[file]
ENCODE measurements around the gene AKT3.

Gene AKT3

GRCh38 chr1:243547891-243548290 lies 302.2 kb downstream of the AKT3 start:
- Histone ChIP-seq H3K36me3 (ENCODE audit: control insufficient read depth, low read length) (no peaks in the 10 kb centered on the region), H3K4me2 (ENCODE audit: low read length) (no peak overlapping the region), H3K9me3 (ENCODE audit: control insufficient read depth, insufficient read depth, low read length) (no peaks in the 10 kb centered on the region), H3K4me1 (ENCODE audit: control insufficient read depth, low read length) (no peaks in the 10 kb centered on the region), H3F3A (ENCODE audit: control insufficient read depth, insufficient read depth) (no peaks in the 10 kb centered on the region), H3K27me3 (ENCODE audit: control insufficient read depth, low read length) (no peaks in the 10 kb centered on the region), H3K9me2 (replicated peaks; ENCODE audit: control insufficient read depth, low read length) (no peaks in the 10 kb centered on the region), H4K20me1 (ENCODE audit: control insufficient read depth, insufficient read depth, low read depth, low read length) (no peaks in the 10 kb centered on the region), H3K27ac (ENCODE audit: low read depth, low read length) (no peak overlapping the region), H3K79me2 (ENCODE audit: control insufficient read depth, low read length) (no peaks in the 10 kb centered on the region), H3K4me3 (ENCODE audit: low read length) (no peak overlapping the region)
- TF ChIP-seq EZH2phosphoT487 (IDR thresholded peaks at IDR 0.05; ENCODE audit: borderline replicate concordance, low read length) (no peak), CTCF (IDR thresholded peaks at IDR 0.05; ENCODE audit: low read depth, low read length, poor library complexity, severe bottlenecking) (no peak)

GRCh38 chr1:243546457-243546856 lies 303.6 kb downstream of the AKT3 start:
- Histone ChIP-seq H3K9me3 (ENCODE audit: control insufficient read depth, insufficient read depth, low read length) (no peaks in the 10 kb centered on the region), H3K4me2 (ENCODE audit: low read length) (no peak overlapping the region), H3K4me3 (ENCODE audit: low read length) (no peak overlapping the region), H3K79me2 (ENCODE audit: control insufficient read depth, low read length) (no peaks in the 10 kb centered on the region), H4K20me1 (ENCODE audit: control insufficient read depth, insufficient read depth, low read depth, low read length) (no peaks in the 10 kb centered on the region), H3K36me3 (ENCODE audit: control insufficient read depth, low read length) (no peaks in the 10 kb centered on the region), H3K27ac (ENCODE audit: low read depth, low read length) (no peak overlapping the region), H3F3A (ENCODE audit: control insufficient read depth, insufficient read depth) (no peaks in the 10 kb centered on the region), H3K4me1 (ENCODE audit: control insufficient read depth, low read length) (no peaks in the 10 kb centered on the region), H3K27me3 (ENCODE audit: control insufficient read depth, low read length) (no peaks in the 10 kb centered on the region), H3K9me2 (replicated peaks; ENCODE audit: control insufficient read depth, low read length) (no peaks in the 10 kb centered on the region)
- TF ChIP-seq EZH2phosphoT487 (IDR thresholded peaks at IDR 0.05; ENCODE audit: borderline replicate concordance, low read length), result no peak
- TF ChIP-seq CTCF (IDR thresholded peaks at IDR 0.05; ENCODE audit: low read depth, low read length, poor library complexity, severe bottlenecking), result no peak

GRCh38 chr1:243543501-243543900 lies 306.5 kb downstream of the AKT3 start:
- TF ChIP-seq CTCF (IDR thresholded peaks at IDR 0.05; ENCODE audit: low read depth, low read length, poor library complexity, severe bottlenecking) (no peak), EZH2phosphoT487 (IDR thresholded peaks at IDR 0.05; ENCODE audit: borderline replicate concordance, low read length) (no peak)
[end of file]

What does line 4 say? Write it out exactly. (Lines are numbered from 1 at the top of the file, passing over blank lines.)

- Histone ChIP-seq H3K36me3 (ENCODE audit: control insufficient read depth, low read length) (no peaks in the 10 kb centered on the region), H3K4me2 (ENCODE audit: low read length) (no peak overlapping the region), H3K9me3 (ENCODE audit: control insufficient read depth, insufficient read depth, low read length) (no peaks in the 10 kb centered on the region), H3K4me1 (ENCODE audit: control insufficient read depth, low read length) (no peaks in the 10 kb centered on the region), H3F3A (ENCODE audit: control insufficient read depth, insufficient read depth) (no peaks in the 10 kb centered on the region), H3K27me3 (ENCODE audit: control insufficient read depth, low read length) (no peaks in the 10 kb centered on the region), H3K9me2 (replicated peaks; ENCODE audit: control insufficient read depth, low read length) (no peaks in the 10 kb centered on the region), H4K20me1 (ENCODE audit: control insufficient read depth, insufficient read depth, low read depth, low read length) (no peaks in the 10 kb centered on the region), H3K27ac (ENCODE audit: low read depth, low read length) (no peak overlapping the region), H3K79me2 (ENCODE audit: control insufficient read depth, low read length) (no peaks in the 10 kb centered on the region), H3K4me3 (ENCODE audit: low read length) (no peak overlapping the region)